At the very start of 1980, Britain officially entered a fifteen month recession. That year saw a huge bump in the number of redundancies, from 187,000 in 1979 to 494,000. Here’s one of those lovely graphs showing redundancies in thousands during this period.

Graph
Great Britain redundancies (thousands) 1977-1985. Source: figures provided inBritain’s Redundancy payments for displaced workers’, Lawrence S Root, University of Michigan, Monthly Labor Review, June 1987.

And here’s a graph showing new brewery openings in the same period.

Graph
New breweries in the UK 1977 to 1985. Sources: New Beer Guide, Brian Glover, 1988 (1977-1982); Quaffale.org (1983-1985).

The sources for that last chart are flaky, and we’ve got a lot more research to do into the circumstances behind the founding of the 100 or so new breweries that appeared between 1980 and 1983, but it’s probably not going too far to say that the sudden boom in breweries coincides exactly with the highest peak of redundancies, is it?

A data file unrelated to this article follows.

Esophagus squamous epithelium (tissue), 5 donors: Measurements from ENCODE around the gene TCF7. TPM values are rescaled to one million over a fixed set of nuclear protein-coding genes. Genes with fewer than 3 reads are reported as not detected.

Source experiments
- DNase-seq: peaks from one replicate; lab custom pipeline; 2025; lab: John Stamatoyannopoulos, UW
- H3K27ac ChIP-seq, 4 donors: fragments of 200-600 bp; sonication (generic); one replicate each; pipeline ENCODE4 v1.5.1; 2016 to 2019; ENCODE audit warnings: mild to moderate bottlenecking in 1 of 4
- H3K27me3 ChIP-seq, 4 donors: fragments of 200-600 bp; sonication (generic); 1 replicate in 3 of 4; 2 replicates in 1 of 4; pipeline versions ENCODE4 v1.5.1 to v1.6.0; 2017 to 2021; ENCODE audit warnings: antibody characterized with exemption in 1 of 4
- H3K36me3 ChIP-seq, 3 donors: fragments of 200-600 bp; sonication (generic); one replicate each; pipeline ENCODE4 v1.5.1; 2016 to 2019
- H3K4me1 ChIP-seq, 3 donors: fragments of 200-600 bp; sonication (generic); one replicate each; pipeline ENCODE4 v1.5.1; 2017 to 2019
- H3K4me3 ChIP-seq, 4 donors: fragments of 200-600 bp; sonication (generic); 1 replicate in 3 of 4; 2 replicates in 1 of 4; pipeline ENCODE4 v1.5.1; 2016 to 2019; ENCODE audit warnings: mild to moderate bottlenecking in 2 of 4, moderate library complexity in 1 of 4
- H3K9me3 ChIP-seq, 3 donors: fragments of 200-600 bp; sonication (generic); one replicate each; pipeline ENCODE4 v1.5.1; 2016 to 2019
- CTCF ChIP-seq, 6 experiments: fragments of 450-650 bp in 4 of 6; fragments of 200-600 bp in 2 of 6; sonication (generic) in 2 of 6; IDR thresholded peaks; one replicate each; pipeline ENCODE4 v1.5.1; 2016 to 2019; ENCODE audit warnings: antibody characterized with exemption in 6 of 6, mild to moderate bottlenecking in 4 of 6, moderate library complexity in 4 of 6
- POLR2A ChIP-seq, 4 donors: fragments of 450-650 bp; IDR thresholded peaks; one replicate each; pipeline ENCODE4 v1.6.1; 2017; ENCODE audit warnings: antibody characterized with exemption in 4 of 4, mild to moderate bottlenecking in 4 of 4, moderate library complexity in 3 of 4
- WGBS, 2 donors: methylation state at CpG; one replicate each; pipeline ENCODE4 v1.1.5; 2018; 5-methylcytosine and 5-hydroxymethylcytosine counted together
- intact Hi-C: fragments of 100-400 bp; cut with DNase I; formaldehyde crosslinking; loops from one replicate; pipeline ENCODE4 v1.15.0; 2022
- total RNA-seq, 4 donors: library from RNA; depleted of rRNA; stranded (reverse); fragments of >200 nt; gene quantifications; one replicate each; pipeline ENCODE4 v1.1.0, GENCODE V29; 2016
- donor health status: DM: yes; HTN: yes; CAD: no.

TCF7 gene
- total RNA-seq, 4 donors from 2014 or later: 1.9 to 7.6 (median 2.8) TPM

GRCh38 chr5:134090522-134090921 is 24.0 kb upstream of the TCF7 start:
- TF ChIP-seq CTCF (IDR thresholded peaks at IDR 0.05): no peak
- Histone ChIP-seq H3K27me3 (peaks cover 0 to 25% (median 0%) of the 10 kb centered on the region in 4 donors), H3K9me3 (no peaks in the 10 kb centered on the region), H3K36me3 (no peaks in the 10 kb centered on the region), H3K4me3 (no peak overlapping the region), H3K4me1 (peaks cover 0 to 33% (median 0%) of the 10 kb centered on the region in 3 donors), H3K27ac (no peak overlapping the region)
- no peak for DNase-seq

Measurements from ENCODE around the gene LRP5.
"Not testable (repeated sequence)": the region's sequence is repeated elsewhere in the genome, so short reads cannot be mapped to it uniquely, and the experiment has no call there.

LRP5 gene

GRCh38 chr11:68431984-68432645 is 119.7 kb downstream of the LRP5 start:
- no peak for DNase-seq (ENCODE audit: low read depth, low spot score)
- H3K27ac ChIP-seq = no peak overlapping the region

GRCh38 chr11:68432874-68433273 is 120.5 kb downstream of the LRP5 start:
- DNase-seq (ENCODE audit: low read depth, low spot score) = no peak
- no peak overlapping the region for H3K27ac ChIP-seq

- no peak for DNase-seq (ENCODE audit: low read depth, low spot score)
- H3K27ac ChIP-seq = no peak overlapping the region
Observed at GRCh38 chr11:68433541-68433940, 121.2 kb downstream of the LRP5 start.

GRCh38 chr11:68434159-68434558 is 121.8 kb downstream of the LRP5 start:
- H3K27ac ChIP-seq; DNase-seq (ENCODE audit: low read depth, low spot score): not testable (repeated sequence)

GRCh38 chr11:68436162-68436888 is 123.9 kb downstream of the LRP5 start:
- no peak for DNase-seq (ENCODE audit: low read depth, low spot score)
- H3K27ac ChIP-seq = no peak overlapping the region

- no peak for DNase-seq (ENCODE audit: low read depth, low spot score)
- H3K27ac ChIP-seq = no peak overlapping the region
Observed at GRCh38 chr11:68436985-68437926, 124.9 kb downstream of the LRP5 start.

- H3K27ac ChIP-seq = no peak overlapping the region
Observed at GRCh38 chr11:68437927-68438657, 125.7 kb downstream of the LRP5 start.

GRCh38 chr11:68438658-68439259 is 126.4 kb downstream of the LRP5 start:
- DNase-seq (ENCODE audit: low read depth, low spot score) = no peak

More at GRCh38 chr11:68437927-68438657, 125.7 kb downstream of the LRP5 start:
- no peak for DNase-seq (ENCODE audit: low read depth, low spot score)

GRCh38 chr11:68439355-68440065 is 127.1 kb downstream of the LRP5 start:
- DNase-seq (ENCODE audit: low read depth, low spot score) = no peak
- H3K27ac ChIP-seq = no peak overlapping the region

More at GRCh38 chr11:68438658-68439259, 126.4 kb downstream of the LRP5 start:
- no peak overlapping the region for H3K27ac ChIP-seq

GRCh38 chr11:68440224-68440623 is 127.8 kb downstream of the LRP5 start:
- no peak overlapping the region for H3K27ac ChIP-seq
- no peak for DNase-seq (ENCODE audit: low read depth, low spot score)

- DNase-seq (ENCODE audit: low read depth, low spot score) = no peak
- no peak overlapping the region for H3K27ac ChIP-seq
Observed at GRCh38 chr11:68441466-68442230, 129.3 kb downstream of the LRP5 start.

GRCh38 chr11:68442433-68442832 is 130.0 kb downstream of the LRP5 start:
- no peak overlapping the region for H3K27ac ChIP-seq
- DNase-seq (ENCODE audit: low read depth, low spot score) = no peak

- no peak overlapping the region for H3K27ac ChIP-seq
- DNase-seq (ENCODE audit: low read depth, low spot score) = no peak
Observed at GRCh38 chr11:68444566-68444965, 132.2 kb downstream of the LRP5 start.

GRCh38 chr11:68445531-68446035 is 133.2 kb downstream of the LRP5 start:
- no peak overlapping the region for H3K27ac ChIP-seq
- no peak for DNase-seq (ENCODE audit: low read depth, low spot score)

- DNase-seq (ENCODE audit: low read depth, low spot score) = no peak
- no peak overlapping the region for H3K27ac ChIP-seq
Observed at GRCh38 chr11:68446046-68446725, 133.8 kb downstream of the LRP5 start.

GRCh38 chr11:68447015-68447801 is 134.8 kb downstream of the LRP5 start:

On a similar note, and also on our to do list, can it be a coincidence that the most recent boom in brewery numbers occured in the wake of the 2008 global financial crisis?

(We are, by the way, slowly working our way through editions of the CAMRA Good Beer Guide to compile our database of brewery openings by year, which we’ll make available for others to use once its done.)

Slopegraphs to Visualise Beer Data?

Like Alan ‘A Good Beer Blog’ McLeod, we’re keen to see more meaningful attempts to visualise the sea of information that surrounds beer — that is, not just whizzy infographics heavy on the graphics but light on info.

In a recent post, Alan directed us towards the work of visualisation guru Edward Tufte, which led us to this excellent blog post on an early innovation of Tufte’s: ‘slopegraphs’.

So, here’s some of Ron Pattinson’s data, drawn painstakingly from the Whitbread archives, presented as a (crude) slopegraph.

Graph showing Whitbread beer production 1904 to 1914.

First thoughts? Well, it doesn’t show us anything Ron wasn’t able to express better in words (IPA up, Mild declining surprisingly early), but it might be useful to some ‘visual learners‘. And, as Charlie Park points out, aren’t slopegraphs really just rearranged line charts? (They certainly are the way me make ’em.)

The chart above was created in Excel and exported to a graphics package for formatting and labelling. It uses a consistent scale, hence the big gap in the middle, which is, in itself, illustrative. UPDATED 02/05/2012: removed bounding box — see comments below.